Taxonomy, Botany, and Use for Moss Plants
There are various types of moss plants, and their taxonomies differ. A couple of examples are Sphagnum cymbifolium for sphagnum and Polytrichum juniperinum for haircap.
Moss plants are classified as Bryophyta, making them distinct from most vegetation you will find in your yard. They develop spores rather than seeds for reproduction, and they do not possess true roots, instead deriving their nutrients and moisture from the air.
Because they are low-growing and can form dense mats, these shade plants can be considered an alternative ground cover for landscaping and planted as "shade gardens," in lieu of traditional (that is, grass) lawns.
Ground moss plants are low-growing. Some, massed together, give a smooth appearance, including rock cap (Dicranum), fern (Thuidium), and the aptly named "cushion" (Leucobryum). Others have a relatively spikier appearance, including haircap and sphagnum. Both types can be used in shade gardens, depending on the look that you are trying to achieve.
USDA Growing Zones, Growing Requirements
Recommended zones for planting will vary, depending on the type of moss that you are interested in. Many are quite cold-hardy, but the Spanish type (Tillandsia usneoides) is a denizen of the South, grown in USDA planting zones 9-11.
Most types require shady spots, making them ideal constituents of shade gardens.
They also like moisture. Many types not only tolerate, but require compaction in the soil beneath them -- just the opposite of lawn grass and of most specimens sold at nurseries. Moss plants like a soil with a pH that is acidic (5.0 - 5.5).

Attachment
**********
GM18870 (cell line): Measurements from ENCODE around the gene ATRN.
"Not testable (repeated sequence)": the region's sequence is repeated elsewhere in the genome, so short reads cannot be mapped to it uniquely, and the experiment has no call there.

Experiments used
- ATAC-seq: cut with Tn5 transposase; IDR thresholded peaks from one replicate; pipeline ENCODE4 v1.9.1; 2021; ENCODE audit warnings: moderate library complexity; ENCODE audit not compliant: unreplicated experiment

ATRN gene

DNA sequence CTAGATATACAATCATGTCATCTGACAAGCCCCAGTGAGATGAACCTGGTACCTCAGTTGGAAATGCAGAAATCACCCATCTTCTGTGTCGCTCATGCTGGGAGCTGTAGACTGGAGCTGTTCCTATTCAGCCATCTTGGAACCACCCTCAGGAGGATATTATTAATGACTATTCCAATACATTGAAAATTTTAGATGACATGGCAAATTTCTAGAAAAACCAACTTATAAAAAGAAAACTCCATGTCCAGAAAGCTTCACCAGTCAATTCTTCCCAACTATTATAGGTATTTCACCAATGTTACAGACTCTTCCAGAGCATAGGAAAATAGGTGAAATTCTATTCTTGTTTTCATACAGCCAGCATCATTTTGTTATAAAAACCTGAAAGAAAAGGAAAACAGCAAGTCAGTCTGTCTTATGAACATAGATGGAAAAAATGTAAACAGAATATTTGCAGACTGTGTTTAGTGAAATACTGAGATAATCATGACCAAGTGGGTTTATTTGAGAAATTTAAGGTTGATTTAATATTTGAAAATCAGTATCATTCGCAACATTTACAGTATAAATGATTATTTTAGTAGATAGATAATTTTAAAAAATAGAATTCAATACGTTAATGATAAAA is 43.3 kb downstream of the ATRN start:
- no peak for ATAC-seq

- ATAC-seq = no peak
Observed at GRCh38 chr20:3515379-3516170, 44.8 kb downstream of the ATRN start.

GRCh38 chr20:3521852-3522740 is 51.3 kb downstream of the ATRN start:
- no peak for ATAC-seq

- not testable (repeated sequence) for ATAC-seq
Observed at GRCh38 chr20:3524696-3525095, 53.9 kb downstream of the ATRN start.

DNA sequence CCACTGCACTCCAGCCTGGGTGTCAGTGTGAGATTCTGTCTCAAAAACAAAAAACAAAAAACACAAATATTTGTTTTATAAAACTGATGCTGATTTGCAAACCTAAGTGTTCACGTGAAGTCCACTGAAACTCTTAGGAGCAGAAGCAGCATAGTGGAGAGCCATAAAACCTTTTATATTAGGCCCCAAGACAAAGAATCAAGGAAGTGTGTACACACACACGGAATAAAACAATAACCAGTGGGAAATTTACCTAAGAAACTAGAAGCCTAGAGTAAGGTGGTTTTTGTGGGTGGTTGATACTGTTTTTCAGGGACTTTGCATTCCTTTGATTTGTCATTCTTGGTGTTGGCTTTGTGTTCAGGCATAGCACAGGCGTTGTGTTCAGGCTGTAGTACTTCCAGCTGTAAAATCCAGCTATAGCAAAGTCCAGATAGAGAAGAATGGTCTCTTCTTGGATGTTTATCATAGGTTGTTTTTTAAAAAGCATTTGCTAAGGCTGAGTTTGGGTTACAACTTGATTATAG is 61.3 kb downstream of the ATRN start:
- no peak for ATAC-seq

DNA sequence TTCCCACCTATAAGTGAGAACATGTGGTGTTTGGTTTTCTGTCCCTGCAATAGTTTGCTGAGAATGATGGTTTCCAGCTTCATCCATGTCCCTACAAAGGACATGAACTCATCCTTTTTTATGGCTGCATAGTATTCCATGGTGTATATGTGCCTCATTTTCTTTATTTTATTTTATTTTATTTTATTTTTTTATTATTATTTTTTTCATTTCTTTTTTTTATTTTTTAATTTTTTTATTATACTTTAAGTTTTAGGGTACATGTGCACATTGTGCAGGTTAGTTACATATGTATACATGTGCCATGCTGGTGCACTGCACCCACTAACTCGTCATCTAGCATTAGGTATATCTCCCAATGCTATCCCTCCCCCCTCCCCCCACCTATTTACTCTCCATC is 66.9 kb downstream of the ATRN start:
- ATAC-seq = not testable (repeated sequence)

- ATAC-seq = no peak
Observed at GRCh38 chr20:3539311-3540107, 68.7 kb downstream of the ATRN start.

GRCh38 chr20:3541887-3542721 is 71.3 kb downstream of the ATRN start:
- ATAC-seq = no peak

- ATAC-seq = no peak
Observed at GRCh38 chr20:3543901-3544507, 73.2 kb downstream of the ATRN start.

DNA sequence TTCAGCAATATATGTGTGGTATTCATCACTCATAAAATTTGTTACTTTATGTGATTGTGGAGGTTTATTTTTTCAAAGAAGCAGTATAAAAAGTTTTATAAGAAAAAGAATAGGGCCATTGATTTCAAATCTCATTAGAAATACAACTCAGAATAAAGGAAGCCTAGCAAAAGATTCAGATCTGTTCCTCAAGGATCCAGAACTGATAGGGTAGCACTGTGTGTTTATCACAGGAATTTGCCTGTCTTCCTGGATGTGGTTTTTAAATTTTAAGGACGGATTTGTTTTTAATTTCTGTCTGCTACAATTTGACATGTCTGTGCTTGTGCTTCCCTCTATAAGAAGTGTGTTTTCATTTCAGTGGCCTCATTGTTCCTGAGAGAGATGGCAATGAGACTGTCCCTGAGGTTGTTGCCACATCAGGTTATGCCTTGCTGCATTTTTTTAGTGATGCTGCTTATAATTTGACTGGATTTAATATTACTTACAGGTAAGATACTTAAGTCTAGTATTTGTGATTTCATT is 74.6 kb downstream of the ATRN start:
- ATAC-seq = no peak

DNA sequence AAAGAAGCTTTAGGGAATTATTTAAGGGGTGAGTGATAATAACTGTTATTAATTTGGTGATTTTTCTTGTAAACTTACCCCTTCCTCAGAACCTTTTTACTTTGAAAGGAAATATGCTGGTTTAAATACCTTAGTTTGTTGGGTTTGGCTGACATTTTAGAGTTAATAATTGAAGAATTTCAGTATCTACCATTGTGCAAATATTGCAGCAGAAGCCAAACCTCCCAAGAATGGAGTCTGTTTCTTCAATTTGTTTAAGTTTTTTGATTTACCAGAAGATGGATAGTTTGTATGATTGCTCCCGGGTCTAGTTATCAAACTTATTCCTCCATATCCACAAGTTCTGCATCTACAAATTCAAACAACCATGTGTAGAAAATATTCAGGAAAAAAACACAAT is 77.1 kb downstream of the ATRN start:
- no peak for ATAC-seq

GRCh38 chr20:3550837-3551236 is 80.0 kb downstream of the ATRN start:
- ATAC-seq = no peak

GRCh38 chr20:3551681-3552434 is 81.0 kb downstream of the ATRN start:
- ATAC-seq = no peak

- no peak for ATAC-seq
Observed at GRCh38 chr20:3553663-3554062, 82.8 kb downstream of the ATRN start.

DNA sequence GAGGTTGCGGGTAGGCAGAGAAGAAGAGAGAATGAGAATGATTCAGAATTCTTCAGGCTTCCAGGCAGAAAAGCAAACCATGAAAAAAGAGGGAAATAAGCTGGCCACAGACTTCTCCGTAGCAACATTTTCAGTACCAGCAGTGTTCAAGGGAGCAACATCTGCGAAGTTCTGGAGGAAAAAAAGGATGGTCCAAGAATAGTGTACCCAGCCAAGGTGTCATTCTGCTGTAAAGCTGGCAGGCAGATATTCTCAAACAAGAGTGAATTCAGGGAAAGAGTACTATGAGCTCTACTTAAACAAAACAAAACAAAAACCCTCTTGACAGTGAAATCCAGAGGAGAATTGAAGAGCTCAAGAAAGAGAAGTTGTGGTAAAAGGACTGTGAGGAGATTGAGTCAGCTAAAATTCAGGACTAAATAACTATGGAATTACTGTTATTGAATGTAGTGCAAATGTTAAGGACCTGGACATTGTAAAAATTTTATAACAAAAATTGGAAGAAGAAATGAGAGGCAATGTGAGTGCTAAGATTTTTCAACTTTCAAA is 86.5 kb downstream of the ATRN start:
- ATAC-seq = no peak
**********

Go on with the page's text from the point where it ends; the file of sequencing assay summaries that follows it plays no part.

How to Get Rid of Moss Plants in Lawns
Many people consider these plants to be a weeds, when found in their lawns.
If you wish to get rid of moss plants, it is easy enough to do so. Its very presence in your lawn sends a clear signal as to what your lawn is lacking. Simply provide your lawn with what it is lacking, and you will be able to cultivate grass in the areas now occupied by this "weed" (except perhaps for shady spots, unless you find a suitable shade-tolerant grass). Provide your lawn with the following if you are battling moss:
Sphagnum moss (see picture) is not the same thing as "sphagnum peat," although both are harvested for use in the greenhouse trade. Sphagnum is harvested live. Nurseries use it as the "chinking" for hanging wire baskets (it has a similar use in log-cabin building). Sphagnum peat is harvested as dead material at the bottom of peat bogs. Sold by the bag, it is mixed into soil to improve aeration and water retention. Sphagnum moss is commonly found here in New England (U.S) growing in the woods around swamps; not surprisingly, then, it works well as a lawn alternative in shaded spots that have wet soil.
More Tips for Using Mosses in Landscaping
Some domestic uses are suggested by nature. In the woods, "rock cap" is just that, serving as a tight-fitting cap for boulders.
Not surprisingly, the idea is carried over into rock gardening. Shady spots in the woods are often home to moss plants, suggesting their use on the landscape in shade gardens. Moss plants, in general, require not only a shady spot, but also moisture, making them a natural choice for the perimeter of a water feature on the landscape.
With its emphasis on minimalism rather than showy blooming specimens, Japanese gardening easily accommodates moss plants, as do the "wild" or "natural" landscapes that are growing in popularity among Westerners. But any shady spots of the landscape traversed via stone walkways or patios are fitting areas, too. Moss plants can be grown in between the cracks of the stonework, thereby functioning not only as a decorative element, but also as a living "mulch" of sorts.
Finally, this wild ground cover can be used as an alternative to lawn grass in shady spots, where grass refuses to grow. Considering how often they grow in lawn areas problematic for grass, they readily suggest themselves as just such an alternative. If you can't beat them, perhaps you should "join" them, right? Most lawn grasses have difficulty with the very conditions in which this "weed" thrives:
- Soils with an acidic pH
- Soils that are compacted
- Shady spots -- which are ideal candidates for conversion into shade gardens
Another often-despised plant that works well as a lawn alternative for those looking to think outside the box is the lowly clover plant.